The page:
University of Guelph, Canada
Keynote: The ecology of tree intercropping systems in Southern Ontario, Canada: Thirty-two years of research
Time : 10:10-10:50
Andrew M. Gordon received his B.Sc.F. (Forest Environment) from the University of New Brunswick in 1978 and a Ph.D. (Forest Ecosystem Ecology) from the University of Alaska in 1984. From then until his retirement in 2017, he was a faculty member in the Department of Environmental Biology (1984-2009) and then in the School of Environmental Sciences (2009-2017) at the University of Guelph, Canada. He attained the rank of full professor, and was the first Director of the Agroforestry Research and Development Program. His research interests lie in the investigation of ecosystem-level processes in both agricultural and temperate/boreal forest systems. He has worked in the boreal forest since 1978, and has directed a number of research projects looking at long-term plantation productivity. He has spent considerable time developing and promoting agroforestry systems in temperate regions for their ameliorative and restorative properties, including both intercropping and riparian systems to investigate reduced nutrient loadings to streams and other water systems. He has a strong interest in the interaction of terrestrial and aquatic systems, stemming from his senior undergraduate research on Narrows Mountain Brook in central New Brunswick. Dr. Gordon has a strong appreciation for the utilization of trees, forests and vegetation within the context of landscape level restoration of ecological processes. He is a licensed professional forester in the province of Ontario and a member of numerous professional organizations. He has also served as the Canadian representative to the International Energy Association (Short Rotation Biomass Fuels), was a Theme Director of CRESTech’s (a former Ontario Centre of Excellence) Controlled Environments Research program, currently in collaboration with NASA to develop biological plant systems for extended space missions, and a former co-director of C.A.A.R.N. (the Canadian Afforestation and Agroforestry Research Network), at onetime, an emerging BIOCAP network. Dr. Gordon is the author and co-author of over 200 research Publications in both refereed and non-refereed journals, book chapters, technical communications, etc. He has advised over 50 M.Sc. and Ph.D. students, and is particularly proud of the fact that 19 of his former students hold professorial appointments at universities around the world. He has served on a multitude of University of Guelph academic and administrative committees, and has been involved in a number of provincial forest research initiatives. Dr. Gordon has considerable international experience in research, development, education and curriculum development in many countries (e.g. Nepal, Ghana, Chile, Bolivia, Indonesia, Vietnam, etc.) and currently has just finished directing a long-term CIDA Tier 1 project in Ghana entitled: “Agroforestry practices to enhance resource-poor livelihoods in Ghana”. He is the President and CEO of Forest Environments Universal, a small consulting company specializing in many of the above topics.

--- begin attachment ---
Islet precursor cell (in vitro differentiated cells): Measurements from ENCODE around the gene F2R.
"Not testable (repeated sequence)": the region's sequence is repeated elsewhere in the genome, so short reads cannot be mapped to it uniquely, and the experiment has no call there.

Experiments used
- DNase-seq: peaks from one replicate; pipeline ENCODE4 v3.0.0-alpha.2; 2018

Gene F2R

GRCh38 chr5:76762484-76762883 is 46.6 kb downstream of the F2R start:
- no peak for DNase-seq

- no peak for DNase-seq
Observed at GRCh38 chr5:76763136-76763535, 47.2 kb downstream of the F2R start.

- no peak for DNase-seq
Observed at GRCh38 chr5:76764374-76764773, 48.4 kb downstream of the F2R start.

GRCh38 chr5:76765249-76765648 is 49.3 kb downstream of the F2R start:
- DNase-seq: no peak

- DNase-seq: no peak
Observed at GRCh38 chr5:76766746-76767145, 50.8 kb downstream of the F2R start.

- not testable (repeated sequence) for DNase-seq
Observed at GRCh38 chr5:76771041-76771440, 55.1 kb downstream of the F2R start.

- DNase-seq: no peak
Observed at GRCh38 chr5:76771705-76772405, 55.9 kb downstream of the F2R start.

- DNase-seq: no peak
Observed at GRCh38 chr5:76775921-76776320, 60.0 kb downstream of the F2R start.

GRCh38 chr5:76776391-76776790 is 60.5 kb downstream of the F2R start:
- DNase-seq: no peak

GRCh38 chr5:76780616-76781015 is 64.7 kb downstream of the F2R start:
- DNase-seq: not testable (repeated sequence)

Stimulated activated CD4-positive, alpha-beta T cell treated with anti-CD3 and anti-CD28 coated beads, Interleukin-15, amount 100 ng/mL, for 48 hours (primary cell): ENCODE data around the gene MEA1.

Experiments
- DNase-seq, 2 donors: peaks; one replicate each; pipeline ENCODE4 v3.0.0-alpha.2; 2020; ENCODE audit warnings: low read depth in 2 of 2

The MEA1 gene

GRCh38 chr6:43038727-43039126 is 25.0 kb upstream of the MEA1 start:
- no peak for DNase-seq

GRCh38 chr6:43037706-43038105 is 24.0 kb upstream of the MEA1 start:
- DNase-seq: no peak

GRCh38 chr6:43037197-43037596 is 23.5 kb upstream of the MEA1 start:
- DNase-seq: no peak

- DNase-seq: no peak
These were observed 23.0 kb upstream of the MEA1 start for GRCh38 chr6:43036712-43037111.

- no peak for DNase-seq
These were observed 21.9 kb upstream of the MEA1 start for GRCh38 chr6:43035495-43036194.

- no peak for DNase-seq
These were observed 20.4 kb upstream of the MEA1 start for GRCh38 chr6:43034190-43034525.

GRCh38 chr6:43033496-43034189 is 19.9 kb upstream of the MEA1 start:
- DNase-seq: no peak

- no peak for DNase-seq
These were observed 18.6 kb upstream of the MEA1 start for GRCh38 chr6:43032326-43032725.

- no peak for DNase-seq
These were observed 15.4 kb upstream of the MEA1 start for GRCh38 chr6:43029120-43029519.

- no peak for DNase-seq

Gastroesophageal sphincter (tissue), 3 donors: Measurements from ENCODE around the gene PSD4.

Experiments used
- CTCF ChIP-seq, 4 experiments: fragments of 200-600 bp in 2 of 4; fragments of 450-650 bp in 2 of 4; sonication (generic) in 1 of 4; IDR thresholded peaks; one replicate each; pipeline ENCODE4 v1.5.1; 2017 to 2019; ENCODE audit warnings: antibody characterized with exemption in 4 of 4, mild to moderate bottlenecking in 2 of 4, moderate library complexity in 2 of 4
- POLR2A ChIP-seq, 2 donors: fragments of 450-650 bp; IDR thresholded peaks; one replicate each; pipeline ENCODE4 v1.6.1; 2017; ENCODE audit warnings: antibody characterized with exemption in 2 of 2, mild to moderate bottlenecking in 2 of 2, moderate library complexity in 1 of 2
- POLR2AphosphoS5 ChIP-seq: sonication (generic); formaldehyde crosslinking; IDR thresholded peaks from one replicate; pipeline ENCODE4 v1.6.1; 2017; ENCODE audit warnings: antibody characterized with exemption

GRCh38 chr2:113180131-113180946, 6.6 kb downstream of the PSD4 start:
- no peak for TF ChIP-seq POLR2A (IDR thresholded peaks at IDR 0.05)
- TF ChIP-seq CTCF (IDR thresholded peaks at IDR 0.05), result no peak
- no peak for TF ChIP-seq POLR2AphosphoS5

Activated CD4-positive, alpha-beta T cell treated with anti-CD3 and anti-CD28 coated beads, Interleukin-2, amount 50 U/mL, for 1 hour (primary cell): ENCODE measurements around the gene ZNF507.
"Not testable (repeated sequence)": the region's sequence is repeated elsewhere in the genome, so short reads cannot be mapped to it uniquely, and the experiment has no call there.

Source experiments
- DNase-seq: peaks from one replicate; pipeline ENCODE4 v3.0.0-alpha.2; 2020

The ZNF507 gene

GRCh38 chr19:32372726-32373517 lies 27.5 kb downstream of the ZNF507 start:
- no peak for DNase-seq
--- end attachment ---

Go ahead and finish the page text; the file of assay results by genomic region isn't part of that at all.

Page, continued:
Tree-based intercropping is a high-value, environmentally-beneficial agroforestry practice, well-suited to the climates and soils found in southern Ontario, Canada. Since 1984, researchers at the University of Guelph, Guelph, ON have been investigating ecological processes, crop responses and management protocols on a 30 ha intercropping research site, where a number of commercially-important tree species were intercropped at variable width with a variety of agricultural crops. This paper reports on the collective research conducted on-site over an approximately 30-year period. Results are presented for studies on row orientation, tree and crop physiology, tree-crop root interactions, economics and aspects of nutrient cycling and carbon-related processes. In addition, data is presented on the population dynamics of insects, birds, earthworms, mycorrhizae and crop weeds and diseases. Initially, the productivity of C3 agricultural crops intercropped with trees did not differ from those in corresponding sole-stand (conventional) systems of crops. But soil organic carbon content and bird and insect diversity increased in the intercropped area. The abundance and distribution of earthworms was higher closer to the tree rows indicating improved soil health. The C sequestration potential in tree-based intercropping systems varied from 2.5 to 3.7 times more than that reported for conventional agricultural fields in the region, depending upon the tree species. With reduced fertilizer use and more efficient N-cycling, tree intercropping could also lead to the reduction of nitrous oxide emissions from agricultural fields by about 0.7 kg ha−1 yr−1. With respect to water-quality enhancement, carbon sequestration, and biodiversity conservation, intercropping can be placed above conventional agriculture in terms of long term-productivity and sustainability.